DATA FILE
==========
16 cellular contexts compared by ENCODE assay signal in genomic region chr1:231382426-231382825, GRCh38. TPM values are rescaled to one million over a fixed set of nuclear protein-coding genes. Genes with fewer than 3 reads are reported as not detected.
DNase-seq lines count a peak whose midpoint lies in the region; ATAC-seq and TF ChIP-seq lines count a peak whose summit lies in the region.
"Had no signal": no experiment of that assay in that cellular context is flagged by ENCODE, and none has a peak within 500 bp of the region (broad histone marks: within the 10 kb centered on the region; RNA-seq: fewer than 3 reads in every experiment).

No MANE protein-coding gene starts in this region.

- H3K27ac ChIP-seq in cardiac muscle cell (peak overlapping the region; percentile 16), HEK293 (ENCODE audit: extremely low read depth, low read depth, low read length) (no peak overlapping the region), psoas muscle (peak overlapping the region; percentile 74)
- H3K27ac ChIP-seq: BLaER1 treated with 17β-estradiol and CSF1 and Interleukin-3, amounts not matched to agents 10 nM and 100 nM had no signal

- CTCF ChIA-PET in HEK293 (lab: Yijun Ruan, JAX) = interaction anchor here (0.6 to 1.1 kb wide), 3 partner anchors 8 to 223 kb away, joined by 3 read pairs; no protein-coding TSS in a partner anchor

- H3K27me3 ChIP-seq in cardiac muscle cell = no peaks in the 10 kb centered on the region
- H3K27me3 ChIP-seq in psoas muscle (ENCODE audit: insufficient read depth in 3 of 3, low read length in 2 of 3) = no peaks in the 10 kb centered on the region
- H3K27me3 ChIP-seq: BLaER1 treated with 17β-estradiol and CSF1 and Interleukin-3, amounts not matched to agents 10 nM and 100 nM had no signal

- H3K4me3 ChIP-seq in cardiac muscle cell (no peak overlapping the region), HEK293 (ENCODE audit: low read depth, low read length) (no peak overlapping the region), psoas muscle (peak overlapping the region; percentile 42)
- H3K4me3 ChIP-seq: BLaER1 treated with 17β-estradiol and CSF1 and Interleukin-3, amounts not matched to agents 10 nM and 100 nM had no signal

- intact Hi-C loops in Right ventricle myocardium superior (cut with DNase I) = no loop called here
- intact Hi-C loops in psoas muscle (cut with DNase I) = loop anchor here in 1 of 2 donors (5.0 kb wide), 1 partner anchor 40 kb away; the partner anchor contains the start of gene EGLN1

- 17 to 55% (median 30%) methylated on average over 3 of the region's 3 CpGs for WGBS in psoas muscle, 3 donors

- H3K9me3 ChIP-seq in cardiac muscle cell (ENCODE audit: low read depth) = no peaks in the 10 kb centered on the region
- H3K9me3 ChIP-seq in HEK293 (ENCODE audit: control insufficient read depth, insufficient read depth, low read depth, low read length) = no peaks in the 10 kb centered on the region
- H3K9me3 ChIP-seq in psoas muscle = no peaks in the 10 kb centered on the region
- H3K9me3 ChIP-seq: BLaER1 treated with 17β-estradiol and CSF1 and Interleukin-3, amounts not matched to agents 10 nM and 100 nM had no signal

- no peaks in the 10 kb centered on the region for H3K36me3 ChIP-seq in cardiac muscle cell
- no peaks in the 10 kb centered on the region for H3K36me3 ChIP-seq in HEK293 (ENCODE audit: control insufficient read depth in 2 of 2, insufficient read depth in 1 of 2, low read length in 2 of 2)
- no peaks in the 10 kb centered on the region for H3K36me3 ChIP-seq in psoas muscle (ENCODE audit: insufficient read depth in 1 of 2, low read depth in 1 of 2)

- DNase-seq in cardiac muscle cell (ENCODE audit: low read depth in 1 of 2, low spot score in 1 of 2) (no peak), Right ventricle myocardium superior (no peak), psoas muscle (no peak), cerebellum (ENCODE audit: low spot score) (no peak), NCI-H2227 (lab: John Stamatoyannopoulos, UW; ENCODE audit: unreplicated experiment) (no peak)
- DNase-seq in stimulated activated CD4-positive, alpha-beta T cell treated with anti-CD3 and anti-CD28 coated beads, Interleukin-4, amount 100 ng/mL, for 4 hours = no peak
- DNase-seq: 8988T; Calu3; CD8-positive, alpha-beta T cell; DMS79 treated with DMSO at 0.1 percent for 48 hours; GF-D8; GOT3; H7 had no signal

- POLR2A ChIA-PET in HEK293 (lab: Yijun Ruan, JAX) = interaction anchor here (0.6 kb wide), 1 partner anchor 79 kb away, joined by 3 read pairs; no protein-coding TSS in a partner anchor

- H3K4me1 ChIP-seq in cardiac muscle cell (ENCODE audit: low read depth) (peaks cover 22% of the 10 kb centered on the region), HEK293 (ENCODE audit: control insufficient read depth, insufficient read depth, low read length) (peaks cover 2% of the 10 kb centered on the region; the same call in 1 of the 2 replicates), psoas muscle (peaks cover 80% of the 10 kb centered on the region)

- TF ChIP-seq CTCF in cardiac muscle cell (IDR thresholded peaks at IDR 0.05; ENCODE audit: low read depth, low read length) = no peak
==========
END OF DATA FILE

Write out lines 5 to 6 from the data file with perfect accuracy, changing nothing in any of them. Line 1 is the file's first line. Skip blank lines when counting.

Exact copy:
- H3K27ac ChIP-seq in cardiac muscle cell (peak overlapping the region; percentile 16), HEK293 (ENCODE audit: extremely low read depth, low read depth, low read length) (no peak overlapping the region), psoas muscle (peak overlapping the region; percentile 74)
- H3K27ac ChIP-seq: BLaER1 treated with 17β-estradiol and CSF1 and Interleukin-3, amounts not matched to agents 10 nM and 100 nM had no signal